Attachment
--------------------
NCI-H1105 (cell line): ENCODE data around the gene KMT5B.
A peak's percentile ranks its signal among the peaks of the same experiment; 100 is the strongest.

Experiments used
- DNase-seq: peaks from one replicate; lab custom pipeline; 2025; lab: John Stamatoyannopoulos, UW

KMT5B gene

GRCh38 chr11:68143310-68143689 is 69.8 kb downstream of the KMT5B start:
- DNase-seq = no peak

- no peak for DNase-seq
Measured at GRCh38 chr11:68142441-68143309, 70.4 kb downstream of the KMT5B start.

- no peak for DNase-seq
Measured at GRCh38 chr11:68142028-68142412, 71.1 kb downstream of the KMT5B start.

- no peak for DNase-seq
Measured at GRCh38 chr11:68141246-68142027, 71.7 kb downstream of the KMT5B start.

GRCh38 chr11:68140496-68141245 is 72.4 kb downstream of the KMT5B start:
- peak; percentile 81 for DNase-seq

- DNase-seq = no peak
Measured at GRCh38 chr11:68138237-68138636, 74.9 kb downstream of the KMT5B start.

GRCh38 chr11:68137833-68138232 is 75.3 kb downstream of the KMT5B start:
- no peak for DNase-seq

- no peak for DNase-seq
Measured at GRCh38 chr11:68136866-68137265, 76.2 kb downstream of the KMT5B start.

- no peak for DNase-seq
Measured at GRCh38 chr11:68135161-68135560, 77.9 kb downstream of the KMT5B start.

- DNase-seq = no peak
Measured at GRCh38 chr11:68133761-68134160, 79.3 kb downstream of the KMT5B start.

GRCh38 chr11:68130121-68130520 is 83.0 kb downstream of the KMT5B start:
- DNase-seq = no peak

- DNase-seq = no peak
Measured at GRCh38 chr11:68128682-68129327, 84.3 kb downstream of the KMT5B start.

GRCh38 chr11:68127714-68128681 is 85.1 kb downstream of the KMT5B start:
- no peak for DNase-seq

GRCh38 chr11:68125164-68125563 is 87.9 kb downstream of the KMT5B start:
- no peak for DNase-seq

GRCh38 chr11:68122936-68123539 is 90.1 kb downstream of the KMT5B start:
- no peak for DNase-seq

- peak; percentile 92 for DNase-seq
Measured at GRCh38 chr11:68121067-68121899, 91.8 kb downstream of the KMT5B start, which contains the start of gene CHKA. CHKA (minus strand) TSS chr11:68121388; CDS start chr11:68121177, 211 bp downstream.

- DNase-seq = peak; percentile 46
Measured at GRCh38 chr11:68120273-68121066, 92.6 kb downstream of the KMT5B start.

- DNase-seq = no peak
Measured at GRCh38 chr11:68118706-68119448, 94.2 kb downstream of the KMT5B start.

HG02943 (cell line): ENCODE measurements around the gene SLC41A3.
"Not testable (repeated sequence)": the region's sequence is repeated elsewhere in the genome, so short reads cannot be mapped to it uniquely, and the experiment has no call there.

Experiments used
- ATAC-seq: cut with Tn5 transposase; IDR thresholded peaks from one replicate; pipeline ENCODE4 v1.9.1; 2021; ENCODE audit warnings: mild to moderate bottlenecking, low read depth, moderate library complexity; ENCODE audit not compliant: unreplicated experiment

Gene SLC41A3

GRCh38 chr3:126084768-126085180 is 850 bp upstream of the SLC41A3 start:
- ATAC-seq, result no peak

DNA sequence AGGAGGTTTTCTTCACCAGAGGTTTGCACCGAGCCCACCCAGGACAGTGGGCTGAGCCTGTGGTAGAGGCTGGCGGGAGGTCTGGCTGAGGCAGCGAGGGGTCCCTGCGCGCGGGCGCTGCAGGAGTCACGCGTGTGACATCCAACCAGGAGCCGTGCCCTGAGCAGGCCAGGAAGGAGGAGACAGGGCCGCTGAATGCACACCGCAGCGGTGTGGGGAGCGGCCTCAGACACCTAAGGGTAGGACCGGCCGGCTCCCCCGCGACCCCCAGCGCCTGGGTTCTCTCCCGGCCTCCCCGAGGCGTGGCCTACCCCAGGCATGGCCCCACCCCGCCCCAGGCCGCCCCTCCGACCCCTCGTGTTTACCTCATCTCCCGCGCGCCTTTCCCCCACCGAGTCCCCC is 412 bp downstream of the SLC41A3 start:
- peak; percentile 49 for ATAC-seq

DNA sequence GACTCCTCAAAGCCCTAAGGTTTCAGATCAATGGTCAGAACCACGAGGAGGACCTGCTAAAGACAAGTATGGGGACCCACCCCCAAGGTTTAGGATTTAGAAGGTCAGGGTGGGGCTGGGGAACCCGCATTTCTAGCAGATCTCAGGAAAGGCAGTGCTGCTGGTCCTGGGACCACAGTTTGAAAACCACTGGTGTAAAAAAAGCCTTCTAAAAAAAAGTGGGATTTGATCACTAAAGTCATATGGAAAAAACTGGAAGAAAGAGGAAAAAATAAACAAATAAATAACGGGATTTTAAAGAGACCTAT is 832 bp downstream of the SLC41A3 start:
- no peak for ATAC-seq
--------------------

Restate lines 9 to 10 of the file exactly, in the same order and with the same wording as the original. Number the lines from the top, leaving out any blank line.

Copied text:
Measured at GRCh38 chr11:68142441-68143309, 70.4 kb downstream of the KMT5B start.

- no peak for DNase-seq